Prisoners in some Afghan-run detention facilities have been beaten and tortured, a UN report has said.
It says detainees in 47 facilities in 24 provinces run by the Afghan Directorate of Security and National Police have suffered abuses.
The allegations contained in the report were first revealed by the BBC in September.
At that time the government denied torture claims and said the report was politically motivated.
The published report says prisoners were mostly subjected to interrogation techniques that constituted torture under international and Afghan law.
But the UN made clear that the mistreatment was not the result of government policy.
Based on interviews with 379 prisoners, the report said that many inmates appeared to display visible signs of injuries and marks which suggested that they had been badly beaten or abused.
The intelligence service is also accused of systematically practising torture at a number of its facilities to extract confessions from prisoners suspected of having links to the Taliban or other militant groups.
Children as young as 14 were among those being held and subjected to torture.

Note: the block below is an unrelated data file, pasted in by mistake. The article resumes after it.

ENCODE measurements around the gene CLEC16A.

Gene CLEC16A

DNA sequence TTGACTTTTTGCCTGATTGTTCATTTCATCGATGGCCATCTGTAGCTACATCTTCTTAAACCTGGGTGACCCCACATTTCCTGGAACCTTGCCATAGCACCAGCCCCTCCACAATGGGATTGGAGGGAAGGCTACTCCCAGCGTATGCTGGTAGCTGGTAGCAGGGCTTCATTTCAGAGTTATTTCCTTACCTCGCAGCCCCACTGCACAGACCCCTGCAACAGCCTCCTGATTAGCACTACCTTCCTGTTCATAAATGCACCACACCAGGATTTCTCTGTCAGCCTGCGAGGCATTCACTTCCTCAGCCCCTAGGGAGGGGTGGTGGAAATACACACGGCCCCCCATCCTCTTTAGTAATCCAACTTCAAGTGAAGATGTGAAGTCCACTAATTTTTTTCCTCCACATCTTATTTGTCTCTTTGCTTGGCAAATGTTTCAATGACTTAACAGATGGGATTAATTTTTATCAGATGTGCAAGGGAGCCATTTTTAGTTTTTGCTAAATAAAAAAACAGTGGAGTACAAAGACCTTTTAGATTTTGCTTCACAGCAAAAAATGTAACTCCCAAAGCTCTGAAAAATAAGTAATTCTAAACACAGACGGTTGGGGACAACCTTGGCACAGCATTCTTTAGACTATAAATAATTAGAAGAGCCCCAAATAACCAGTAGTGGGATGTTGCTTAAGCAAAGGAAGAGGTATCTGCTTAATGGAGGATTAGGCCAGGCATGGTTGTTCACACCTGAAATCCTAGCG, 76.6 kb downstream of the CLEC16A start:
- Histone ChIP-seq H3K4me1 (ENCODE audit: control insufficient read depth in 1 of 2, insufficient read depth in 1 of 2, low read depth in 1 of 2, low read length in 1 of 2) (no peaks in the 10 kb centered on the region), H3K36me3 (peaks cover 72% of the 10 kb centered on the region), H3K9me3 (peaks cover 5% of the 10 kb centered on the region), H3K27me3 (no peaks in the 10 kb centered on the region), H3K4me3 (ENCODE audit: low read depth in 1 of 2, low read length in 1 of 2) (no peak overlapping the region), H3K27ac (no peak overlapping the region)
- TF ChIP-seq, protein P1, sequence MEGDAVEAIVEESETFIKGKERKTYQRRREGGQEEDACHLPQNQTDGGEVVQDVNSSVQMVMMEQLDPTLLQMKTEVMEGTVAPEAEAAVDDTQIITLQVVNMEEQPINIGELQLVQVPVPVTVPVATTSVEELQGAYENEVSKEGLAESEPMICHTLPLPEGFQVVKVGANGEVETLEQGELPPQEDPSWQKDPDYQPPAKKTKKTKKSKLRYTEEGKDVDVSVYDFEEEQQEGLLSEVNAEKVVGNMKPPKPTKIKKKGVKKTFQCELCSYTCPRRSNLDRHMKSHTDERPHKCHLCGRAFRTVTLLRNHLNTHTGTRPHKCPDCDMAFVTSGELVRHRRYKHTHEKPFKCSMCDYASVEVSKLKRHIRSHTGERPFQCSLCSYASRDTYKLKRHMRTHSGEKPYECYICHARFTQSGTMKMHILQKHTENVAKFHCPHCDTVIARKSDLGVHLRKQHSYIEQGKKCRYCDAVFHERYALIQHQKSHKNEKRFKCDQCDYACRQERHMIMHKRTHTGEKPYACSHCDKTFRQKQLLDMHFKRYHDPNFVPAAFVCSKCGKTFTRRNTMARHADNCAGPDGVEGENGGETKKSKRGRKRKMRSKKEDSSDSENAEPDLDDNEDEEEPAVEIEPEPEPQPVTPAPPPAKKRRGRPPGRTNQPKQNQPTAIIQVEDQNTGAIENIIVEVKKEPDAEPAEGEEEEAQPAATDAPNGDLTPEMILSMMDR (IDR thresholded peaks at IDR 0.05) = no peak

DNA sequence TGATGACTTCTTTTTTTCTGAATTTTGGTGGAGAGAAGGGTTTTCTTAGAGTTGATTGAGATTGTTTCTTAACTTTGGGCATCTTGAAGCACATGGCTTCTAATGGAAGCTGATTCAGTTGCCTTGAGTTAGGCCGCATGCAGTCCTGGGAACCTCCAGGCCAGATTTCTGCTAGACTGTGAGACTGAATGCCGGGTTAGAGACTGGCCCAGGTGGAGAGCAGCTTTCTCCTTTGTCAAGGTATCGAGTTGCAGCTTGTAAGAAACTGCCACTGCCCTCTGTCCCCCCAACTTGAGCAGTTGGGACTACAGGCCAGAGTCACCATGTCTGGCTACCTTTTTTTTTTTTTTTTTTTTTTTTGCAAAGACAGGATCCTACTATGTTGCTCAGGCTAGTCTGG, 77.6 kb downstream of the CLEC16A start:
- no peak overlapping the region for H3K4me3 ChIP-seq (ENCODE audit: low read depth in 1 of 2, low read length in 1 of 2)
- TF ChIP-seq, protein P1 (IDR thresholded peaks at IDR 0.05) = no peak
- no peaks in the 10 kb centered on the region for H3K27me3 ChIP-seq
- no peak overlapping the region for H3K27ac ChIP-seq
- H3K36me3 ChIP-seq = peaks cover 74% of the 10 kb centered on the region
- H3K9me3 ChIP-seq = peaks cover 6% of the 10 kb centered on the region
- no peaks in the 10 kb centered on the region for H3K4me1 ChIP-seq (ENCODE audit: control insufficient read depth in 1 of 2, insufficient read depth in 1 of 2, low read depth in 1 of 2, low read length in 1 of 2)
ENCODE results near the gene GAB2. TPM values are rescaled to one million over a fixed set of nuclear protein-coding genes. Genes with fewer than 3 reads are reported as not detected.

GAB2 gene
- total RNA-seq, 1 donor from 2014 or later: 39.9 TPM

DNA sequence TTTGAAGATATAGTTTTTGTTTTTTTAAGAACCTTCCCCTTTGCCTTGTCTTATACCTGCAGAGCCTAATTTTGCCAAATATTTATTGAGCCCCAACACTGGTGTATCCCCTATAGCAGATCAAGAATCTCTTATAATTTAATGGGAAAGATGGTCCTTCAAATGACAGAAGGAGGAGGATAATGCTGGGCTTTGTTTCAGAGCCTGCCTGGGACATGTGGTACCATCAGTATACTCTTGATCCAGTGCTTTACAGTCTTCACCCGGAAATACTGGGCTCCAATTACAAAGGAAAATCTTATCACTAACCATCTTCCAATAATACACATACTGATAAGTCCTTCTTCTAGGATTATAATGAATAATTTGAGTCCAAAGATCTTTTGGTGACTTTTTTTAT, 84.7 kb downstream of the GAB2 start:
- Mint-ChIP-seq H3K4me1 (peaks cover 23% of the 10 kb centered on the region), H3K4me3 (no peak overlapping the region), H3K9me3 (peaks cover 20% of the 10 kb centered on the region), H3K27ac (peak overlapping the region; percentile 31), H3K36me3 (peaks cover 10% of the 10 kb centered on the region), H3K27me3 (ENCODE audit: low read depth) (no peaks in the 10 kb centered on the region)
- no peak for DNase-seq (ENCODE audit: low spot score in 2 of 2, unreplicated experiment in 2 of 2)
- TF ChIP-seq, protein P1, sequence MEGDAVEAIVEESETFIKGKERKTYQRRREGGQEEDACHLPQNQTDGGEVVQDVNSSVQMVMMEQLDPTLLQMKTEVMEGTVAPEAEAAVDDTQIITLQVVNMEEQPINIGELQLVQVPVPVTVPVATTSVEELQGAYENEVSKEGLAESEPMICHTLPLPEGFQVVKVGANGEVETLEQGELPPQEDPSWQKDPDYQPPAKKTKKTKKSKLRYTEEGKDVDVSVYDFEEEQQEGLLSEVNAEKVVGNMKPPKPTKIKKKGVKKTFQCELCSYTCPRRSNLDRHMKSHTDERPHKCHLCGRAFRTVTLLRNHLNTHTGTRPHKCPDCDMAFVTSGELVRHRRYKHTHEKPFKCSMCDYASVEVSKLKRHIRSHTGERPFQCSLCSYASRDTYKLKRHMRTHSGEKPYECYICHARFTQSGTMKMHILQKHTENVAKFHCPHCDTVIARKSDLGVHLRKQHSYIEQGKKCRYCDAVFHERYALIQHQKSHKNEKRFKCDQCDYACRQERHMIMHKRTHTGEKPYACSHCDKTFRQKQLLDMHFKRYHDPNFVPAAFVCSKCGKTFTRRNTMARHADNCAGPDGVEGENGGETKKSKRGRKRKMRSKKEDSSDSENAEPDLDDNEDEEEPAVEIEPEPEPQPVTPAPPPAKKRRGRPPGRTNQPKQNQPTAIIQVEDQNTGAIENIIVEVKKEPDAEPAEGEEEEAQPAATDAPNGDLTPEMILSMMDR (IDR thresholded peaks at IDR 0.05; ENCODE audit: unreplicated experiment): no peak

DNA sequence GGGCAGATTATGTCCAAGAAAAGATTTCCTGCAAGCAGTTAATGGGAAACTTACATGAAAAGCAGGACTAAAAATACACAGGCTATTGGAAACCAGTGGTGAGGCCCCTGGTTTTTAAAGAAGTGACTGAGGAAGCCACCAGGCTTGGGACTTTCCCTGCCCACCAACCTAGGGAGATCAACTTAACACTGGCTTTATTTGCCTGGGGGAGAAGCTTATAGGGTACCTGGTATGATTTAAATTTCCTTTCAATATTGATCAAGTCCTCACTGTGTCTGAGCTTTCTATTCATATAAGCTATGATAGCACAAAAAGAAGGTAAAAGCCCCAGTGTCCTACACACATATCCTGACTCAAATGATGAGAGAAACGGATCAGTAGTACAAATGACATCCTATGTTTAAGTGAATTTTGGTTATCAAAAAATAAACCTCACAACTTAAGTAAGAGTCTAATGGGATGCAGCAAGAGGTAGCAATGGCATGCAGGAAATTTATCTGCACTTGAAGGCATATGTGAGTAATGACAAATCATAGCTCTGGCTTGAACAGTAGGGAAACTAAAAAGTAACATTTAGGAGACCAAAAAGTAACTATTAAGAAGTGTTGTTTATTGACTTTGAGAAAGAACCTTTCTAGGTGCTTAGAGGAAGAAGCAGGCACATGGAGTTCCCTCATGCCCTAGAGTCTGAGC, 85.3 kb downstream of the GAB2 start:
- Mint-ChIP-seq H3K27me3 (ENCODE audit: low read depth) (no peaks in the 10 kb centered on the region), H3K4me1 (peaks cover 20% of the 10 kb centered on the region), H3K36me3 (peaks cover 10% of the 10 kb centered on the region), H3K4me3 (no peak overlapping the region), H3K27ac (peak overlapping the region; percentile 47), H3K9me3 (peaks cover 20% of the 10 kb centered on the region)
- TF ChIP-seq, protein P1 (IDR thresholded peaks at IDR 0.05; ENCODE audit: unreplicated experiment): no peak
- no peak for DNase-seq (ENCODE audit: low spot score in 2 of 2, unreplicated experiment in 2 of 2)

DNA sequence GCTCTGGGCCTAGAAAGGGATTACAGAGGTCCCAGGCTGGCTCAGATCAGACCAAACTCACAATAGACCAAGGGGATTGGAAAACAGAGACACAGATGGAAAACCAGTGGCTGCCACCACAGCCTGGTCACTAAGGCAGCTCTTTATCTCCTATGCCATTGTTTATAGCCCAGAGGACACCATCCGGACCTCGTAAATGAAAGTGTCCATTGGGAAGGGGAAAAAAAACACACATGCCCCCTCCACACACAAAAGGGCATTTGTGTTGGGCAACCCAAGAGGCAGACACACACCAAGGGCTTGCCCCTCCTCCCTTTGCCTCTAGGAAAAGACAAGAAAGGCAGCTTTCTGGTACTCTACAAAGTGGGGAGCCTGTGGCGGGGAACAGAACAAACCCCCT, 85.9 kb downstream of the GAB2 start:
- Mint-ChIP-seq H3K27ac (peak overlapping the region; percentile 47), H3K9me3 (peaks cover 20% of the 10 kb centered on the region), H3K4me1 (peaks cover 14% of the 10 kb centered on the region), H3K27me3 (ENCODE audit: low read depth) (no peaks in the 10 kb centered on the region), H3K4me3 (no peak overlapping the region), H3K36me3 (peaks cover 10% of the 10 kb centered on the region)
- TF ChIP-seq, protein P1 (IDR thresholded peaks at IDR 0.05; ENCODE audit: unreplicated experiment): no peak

The report says that torture methods used included suspending people by their wrists, administering beatings to the soles of their feet, electric shocks, twisting detainees' genitals, removing toe nails and putting people in stress positions.
It says that the Afghan authorities have taken steps to stop the abuse, including the reassignment of personnel and the suspension of individuals suspected of more serious offences.
Significantly, the report says some of those detained had been handed over to the Afghans by international forces.
Nato has now stopped prisoner transfers to 16 facilities as a result of the findings and says it is monitoring the situation.
There has been no reaction from the Afghan authorities so far, but last month the government rejected the allegations.
Kabul said the report was aimed at disrupting the handover of control of security back to Afghans as foreign troops prepare to leave by 2014.